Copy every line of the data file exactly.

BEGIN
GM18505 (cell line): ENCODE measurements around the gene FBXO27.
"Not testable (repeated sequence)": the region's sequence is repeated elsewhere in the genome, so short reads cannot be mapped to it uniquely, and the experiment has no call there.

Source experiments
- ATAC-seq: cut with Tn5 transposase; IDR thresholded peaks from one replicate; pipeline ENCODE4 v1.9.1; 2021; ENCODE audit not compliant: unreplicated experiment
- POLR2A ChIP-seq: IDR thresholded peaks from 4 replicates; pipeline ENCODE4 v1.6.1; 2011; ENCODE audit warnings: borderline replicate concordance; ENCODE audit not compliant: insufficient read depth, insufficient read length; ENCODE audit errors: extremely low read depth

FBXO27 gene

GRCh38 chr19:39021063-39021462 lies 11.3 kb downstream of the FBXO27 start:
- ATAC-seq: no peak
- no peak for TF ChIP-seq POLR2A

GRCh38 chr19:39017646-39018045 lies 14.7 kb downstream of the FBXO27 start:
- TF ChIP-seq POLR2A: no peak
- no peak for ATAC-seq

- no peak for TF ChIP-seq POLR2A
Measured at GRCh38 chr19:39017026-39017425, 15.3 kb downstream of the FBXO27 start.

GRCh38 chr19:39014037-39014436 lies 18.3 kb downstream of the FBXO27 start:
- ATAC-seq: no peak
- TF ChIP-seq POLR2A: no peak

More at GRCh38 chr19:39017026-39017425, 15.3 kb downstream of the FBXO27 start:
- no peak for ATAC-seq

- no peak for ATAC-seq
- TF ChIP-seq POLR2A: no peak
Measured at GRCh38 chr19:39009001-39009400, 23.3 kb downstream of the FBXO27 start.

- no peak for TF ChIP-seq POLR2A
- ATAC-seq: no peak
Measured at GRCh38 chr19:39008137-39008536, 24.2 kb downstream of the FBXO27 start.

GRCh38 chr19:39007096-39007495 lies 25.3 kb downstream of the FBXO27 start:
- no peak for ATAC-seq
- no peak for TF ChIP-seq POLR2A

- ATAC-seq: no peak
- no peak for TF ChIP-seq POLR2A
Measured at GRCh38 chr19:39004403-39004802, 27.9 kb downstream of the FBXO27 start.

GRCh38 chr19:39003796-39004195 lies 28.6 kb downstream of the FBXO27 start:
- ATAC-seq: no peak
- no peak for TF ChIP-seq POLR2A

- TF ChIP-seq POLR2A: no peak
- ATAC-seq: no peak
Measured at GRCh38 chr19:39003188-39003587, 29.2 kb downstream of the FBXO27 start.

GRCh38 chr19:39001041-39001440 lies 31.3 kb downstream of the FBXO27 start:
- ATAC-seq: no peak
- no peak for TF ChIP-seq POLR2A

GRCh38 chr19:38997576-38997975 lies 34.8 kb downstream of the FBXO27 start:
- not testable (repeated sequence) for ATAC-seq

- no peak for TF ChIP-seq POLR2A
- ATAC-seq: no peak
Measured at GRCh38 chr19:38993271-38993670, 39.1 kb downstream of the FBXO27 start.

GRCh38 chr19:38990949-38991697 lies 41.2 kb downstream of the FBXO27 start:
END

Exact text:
GM18505 (cell line): ENCODE measurements around the gene FBXO27.
"Not testable (repeated sequence)": the region's sequence is repeated elsewhere in the genome, so short reads cannot be mapped to it uniquely, and the experiment has no call there.

Source experiments
- ATAC-seq: cut with Tn5 transposase; IDR thresholded peaks from one replicate; pipeline ENCODE4 v1.9.1; 2021; ENCODE audit not compliant: unreplicated experiment
- POLR2A ChIP-seq: IDR thresholded peaks from 4 replicates; pipeline ENCODE4 v1.6.1; 2011; ENCODE audit warnings: borderline replicate concordance; ENCODE audit not compliant: insufficient read depth, insufficient read length; ENCODE audit errors: extremely low read depth

FBXO27 gene

GRCh38 chr19:39021063-39021462 lies 11.3 kb downstream of the FBXO27 start:
- ATAC-seq: no peak
- no peak for TF ChIP-seq POLR2A

GRCh38 chr19:39017646-39018045 lies 14.7 kb downstream of the FBXO27 start:
- TF ChIP-seq POLR2A: no peak
- no peak for ATAC-seq

- no peak for TF ChIP-seq POLR2A
Measured at GRCh38 chr19:39017026-39017425, 15.3 kb downstream of the FBXO27 start.

GRCh38 chr19:39014037-39014436 lies 18.3 kb downstream of the FBXO27 start:
- ATAC-seq: no peak
- TF ChIP-seq POLR2A: no peak

More at GRCh38 chr19:39017026-39017425, 15.3 kb downstream of the FBXO27 start:
- no peak for ATAC-seq

- no peak for ATAC-seq
- TF ChIP-seq POLR2A: no peak
Measured at GRCh38 chr19:39009001-39009400, 23.3 kb downstream of the FBXO27 start.

- no peak for TF ChIP-seq POLR2A
- ATAC-seq: no peak
Measured at GRCh38 chr19:39008137-39008536, 24.2 kb downstream of the FBXO27 start.

GRCh38 chr19:39007096-39007495 lies 25.3 kb downstream of the FBXO27 start:
- no peak for ATAC-seq
- no peak for TF ChIP-seq POLR2A

- ATAC-seq: no peak
- no peak for TF ChIP-seq POLR2A
Measured at GRCh38 chr19:39004403-39004802, 27.9 kb downstream of the FBXO27 start.

GRCh38 chr19:39003796-39004195 lies 28.6 kb downstream of the FBXO27 start:
- ATAC-seq: no peak
- no peak for TF ChIP-seq POLR2A

- TF ChIP-seq POLR2A: no peak
- ATAC-seq: no peak
Measured at GRCh38 chr19:39003188-39003587, 29.2 kb downstream of the FBXO27 start.

GRCh38 chr19:39001041-39001440 lies 31.3 kb downstream of the FBXO27 start:
- ATAC-seq: no peak
- no peak for TF ChIP-seq POLR2A

GRCh38 chr19:38997576-38997975 lies 34.8 kb downstream of the FBXO27 start:
- not testable (repeated sequence) for ATAC-seq

- no peak for TF ChIP-seq POLR2A
- ATAC-seq: no peak
Measured at GRCh38 chr19:38993271-38993670, 39.1 kb downstream of the FBXO27 start.

GRCh38 chr19:38990949-38991697 lies 41.2 kb downstream of the FBXO27 start: